Wednesday, December 27, 2006

A Conversation with Brian McLaren on Epistemology

Post Note: Below was originally available in the public archives of the now defunct faithmaps discussion group. I've just discovered that those archives are no longer publicly available. Accordingly, i've reposted it below here.

Here is the conversation between Brian and myself ab epistemology. For those
of you who don't know, Brian McLaren was my pastor for 13 years.

Interaction on Epistemology and Christian Faith

[I had sent Brian McLaren a copy of a note I had written to Rodney Clapp
prompted by his

How Firm a Foundation: Can Evangelicals be NonFoundationalists?

@



Thursday 31 May 2001 Note from Brian McLaren

Stephen -- isn't that a great article? I first read it in "The Nature of
Confession." I don't have another email address for Rodney Clapp. I wish I
did.... maybe I can find one. I think he still works for IVP.

I am intrigued by your question to him, though. I wonder if you are
confusing "absolute truth" with "absolute certainty" in your thinking? Do
you really mean that you are holding on to the concept of absolute
certainty?

I don't think you possibly could mean that ... the Bible itself says "we
know in part" (I Cor. 13), right?.... Maybe I'm misreading you? (Gosh ...
maybe you follow [a well-known pastor], that "that which is perfect" in I
Cor 13 is the Bible, so having the Bible means that we no longer know in
part??? No, I don't think so.... Otherwise, why would we be asking these
questions if we already know as we are known?)

So, as soon as you admit that all certainty is relative for us creatures
(i.e. there is more or less of it), then in a way, you have greater freedom
to say, "Yes, there is absolute truth, i.e. truth as God knows it, but for
all us finite creatures, our understanding and confidence about that truth
is in part, limited, relative to our finite perspectives," etc. It almost
feels (in what you write Rodney) that you are assuming that receiving divine
revelation makes one divine. Do you see what I'm saying? (Of course, a lot
of us preachers maybe believe this, unconsciously!!!) In other words, maybe
you're assuming that when God gives revelation, he also gives proper
interpretation of it, plus complete psychological certainty regarding that
interpretation to know it is correct. That would be nice (maybe ...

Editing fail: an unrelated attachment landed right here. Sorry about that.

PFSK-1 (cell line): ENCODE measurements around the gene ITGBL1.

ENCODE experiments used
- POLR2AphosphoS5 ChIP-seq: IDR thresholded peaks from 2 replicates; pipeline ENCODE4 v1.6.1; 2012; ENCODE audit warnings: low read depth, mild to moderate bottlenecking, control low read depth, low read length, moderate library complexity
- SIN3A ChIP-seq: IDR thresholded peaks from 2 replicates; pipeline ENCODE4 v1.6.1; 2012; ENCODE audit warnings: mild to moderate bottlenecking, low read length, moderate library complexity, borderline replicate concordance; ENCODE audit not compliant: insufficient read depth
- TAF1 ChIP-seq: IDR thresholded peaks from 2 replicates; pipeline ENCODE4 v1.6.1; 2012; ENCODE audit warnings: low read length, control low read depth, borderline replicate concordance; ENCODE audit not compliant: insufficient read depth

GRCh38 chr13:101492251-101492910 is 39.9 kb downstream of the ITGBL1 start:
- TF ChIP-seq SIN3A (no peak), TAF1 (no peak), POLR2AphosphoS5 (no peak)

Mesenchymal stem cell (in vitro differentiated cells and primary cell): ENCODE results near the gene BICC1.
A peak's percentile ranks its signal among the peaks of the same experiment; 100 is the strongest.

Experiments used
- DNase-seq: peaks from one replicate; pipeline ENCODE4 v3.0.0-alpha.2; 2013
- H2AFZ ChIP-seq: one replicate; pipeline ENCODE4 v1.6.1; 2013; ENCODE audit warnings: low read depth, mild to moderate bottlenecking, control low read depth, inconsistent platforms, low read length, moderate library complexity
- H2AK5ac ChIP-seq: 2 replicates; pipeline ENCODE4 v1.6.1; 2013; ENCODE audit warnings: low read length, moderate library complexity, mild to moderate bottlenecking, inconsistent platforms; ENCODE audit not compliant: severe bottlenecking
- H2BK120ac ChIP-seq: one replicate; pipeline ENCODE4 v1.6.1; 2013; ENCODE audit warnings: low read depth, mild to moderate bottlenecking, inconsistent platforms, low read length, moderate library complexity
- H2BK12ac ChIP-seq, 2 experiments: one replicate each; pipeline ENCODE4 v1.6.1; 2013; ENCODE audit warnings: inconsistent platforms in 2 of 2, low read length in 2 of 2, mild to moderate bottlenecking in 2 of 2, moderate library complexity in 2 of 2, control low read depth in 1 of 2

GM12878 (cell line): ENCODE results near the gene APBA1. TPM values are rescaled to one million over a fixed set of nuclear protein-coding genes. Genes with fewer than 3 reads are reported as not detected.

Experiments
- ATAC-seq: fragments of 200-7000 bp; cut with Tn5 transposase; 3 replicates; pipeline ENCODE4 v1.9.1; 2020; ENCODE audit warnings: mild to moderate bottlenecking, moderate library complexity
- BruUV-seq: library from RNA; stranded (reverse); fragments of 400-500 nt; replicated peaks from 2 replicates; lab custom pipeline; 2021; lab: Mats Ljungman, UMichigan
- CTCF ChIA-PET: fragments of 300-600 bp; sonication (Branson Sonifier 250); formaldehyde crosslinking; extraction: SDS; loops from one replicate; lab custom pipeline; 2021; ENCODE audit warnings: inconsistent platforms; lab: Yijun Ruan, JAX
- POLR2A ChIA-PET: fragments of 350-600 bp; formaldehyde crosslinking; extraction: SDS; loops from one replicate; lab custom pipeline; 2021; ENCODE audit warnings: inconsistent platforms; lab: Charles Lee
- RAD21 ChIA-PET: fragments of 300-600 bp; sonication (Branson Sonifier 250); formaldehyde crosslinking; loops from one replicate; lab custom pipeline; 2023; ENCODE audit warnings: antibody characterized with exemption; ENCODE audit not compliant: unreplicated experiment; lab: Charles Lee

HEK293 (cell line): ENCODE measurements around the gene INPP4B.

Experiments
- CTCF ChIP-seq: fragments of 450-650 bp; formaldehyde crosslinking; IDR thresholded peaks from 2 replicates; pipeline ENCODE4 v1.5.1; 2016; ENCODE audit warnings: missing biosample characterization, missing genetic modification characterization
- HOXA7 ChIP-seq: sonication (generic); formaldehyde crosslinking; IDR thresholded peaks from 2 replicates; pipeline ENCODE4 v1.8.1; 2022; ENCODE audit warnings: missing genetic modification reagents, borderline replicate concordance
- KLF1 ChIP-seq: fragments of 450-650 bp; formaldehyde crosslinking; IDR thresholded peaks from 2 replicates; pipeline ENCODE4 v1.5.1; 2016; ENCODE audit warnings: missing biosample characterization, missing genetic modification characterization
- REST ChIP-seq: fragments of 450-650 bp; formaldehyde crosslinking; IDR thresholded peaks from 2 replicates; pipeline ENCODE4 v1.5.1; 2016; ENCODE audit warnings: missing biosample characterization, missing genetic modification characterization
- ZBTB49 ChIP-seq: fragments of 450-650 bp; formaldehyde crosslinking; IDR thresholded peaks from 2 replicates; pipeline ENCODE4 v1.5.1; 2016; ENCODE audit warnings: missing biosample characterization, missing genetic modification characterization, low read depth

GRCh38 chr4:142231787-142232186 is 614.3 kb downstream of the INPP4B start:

although it would also mean that God turns us into robots by
mind-control) -- but it doesn't seem to match with either real-life
experience, or Biblical history!

By the way, Kurt Erhardt's [Kurt is a pastor and mutual friend of mine and
Brian's who is working on his Ph.D. in epistemology] mentor, Susan Haack,
has a great term for less-than-certain knowledge in this "chastened
epistemology": she says our best knowledge is "truth-indicative" -- i.e. it
indicates a high likelihood of substantial truth ... She has a great quote
from Wm James' "The Will to Believe," -- "When we give up the doctrine of
objective certitude, we do not thereby give up the quest or hope of truth
itself." (p.203) I like the way she thus avoids the Scylla of postmodern
despair regarding truth, and the Charybis of modern over-confidence. (By
the way, in the Odyssey, as I recall, even Odysseus couldn't get between
them without casualties....)

Anyway, Stephen, it's great to see how active your thinking is! You are a
constant encouragement to me in this regard. You illustrate "the quest and
hope of truth," as Wm. James says. I am as certain as I am of anything that
God is pleased by that quest and hope!!! -- Brian

On Friday 1 June 2001 I responded with

A very good distinction you're making, very helpful to me, and I largely
concur with two caveats.

1 - My certainty that "God so loved the world that he gave His only Son...."
is as close to absolute as I can get. Can I say my certainty asymptotically
reaches certainty?

(If you're not familar with asymptotes, from Websters:
a straight line associated with a curve such that as a point moves along an
infinite branch of the curve the distance from the point to the line
approaches zero and the slope of the curve at the point approaches the slope
of the line. See for a picture of
this)

I am much, much more certain of that than I am of, say, the Calvinistic
doctrine of Perseverance or my belief in believers baptism. So this